See Yukon state of the environment reports

Yukon state of the environment interim report 2021 cover

State of the environment reports provide updates on research and monitoring efforts for climate change, air, water, landscape and fish and wildlife in the territory.

The reports also:

  • give early warning and analysis of potential environmental problems;
  • chart the achievement of the objectives set out in the Environment Act;
  • give baseline information for environmental planning, assessment and regulation; and
  • help guide future decision-making.

Under Yukon’s Environment Act, the Minister of Environment must table:

  • a full state of the environment report in the legislature every 3 years; and
  • interim reports in the years in-between.

2021 interim report

The Yukon state of the environment interim report 2021 includes information available at the end of the 2020 calendar year. Collecting and analyzing data can take a long time. Some data can take several years to be analyzed and become available.

Read the interim report

Highlights

Climate change

Trends in greenhouse gas levels

  • The Yukon’s greenhouse gas emissions went up 23.7% between 2009 and 2019.
  • 783.2 kilotonnes of greenhouse gases were emitted in 2019.

Arctic sea ice extent and volume

  • Approximately 280 km3 of sea ice is lost every year.
  • Remaining sea ice is becoming young and thinner.

Long-term temperature variation

  • Precipitation in the Yukon has increased by about 6% over the past 50 years.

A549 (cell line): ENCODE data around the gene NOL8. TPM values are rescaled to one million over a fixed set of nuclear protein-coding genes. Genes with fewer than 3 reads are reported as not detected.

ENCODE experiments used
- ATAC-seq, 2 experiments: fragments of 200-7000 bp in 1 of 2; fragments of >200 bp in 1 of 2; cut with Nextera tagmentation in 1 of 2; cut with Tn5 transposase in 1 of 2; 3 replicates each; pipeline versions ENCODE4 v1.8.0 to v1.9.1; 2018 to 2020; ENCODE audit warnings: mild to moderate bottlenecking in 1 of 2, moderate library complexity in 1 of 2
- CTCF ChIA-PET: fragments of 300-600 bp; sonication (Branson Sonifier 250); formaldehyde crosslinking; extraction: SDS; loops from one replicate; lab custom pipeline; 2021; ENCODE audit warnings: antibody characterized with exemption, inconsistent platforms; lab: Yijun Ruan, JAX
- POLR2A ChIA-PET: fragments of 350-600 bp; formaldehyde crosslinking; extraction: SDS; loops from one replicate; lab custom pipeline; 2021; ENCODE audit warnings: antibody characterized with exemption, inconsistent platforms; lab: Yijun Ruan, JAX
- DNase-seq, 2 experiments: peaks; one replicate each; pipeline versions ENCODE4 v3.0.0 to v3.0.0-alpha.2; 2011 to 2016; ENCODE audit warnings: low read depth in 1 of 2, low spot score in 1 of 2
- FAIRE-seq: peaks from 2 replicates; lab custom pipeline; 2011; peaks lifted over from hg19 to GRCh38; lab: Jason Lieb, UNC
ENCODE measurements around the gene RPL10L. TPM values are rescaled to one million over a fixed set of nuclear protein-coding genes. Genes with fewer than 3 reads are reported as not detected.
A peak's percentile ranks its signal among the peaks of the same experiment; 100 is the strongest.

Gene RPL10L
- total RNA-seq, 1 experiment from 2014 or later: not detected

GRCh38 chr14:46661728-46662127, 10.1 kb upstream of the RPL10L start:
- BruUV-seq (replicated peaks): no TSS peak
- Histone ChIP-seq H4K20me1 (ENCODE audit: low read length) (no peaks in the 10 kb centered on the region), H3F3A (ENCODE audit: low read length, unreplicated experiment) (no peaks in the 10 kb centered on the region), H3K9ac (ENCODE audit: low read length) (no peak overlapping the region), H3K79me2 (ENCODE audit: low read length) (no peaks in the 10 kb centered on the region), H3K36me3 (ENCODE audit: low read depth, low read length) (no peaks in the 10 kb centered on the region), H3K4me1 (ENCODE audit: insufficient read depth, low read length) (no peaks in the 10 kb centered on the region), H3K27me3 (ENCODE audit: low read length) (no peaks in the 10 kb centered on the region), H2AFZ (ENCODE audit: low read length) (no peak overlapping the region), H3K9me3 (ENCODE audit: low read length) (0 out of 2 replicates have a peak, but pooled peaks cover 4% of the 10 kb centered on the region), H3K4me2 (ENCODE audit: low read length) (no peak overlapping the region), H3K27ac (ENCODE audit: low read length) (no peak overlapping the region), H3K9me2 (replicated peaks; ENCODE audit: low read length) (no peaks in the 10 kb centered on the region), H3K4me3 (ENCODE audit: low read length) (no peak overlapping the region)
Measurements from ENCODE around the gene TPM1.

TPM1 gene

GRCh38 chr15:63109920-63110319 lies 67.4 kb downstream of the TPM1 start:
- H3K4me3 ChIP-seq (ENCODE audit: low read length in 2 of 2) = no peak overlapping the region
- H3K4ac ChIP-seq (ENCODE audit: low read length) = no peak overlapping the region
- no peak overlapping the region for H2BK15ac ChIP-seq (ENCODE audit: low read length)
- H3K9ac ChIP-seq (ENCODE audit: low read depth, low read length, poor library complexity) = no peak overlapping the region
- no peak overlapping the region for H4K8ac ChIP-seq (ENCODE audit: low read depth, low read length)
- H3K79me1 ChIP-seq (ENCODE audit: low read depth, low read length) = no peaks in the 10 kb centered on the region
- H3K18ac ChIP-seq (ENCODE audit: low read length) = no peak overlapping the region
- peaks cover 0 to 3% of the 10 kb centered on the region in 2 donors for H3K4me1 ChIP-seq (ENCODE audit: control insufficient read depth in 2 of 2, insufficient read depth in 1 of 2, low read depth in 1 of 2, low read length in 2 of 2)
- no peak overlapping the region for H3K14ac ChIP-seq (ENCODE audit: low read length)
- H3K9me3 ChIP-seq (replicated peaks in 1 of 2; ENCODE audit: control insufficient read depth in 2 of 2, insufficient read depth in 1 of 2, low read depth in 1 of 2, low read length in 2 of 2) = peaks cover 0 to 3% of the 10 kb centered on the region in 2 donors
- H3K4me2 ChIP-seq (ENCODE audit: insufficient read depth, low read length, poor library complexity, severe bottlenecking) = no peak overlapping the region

• Since 1948, annual temperatures in northern Canada have increased by 2.3°C. Temperatures are rising most rapidly in the Yukon and the Northwest Territories.

Air

Levels of particulate matter

  • Overall, Yukoners enjoy good air quality, with levels of fine particulate matter in Whitehorse remaining some of the lowest across urban areas in Canada.

Water

Water quality

  • Over the last several years, the Yukon River upstream of the Takhini River has consistently received the highest Water Quality Index (WQI) score in the Yukon. WQI indicates the status of water quality and the suitability of streams to support aquatic life.

Yukon River ice breakup at Dawson City

  • In Dawson City, the Yukon River breakup occurred on May 3, 2020, around 5 p.m.

Land

Population of the Yukon

  • From June 2019 to June 2020, the total Yukon population grew by 794 people, or 1.9%.

Waste handled at the Whitehorse Waste Management Facility

  • In 2019, Whitehorse residents sent an average of 570 kg of waste to the landfill. This is down from 620 kg in 2018.
  • 33% of waste was diverted from the Whitehorse landfill through recycling and composting in 2019.

Presence of alien and introduced species

  • As of November 2020, an estimated 228 alien species have been identified in the Yukon, including vertebrates, invertebrates, plants and fungi.

Fish and wildlife

Density of Snowshoe Hares

  • Snowshoe Hare numbers have undergone a cyclical decline throughout the Yukon from a peak in 2016-2018.

Number of spawning Chinook Salmon

  • In 2020, the spawning escapement goal for Yukon River Chinook Salmon was not met, with an estimate of just under 31,000 fish reaching their spawning grounds in the Yukon.
  • This is the second time the spawning escapement goal was not met since 2013.

Monitoring wild sheep and goat health

  • Mycoplasma ovipneumoniae was not detected in the 443 thinhorn sheep and 10 Mountain Goats tested between 2015 and 2020.

Earlier reports

Before 2012, reports were named by year of data collected, not year of publication.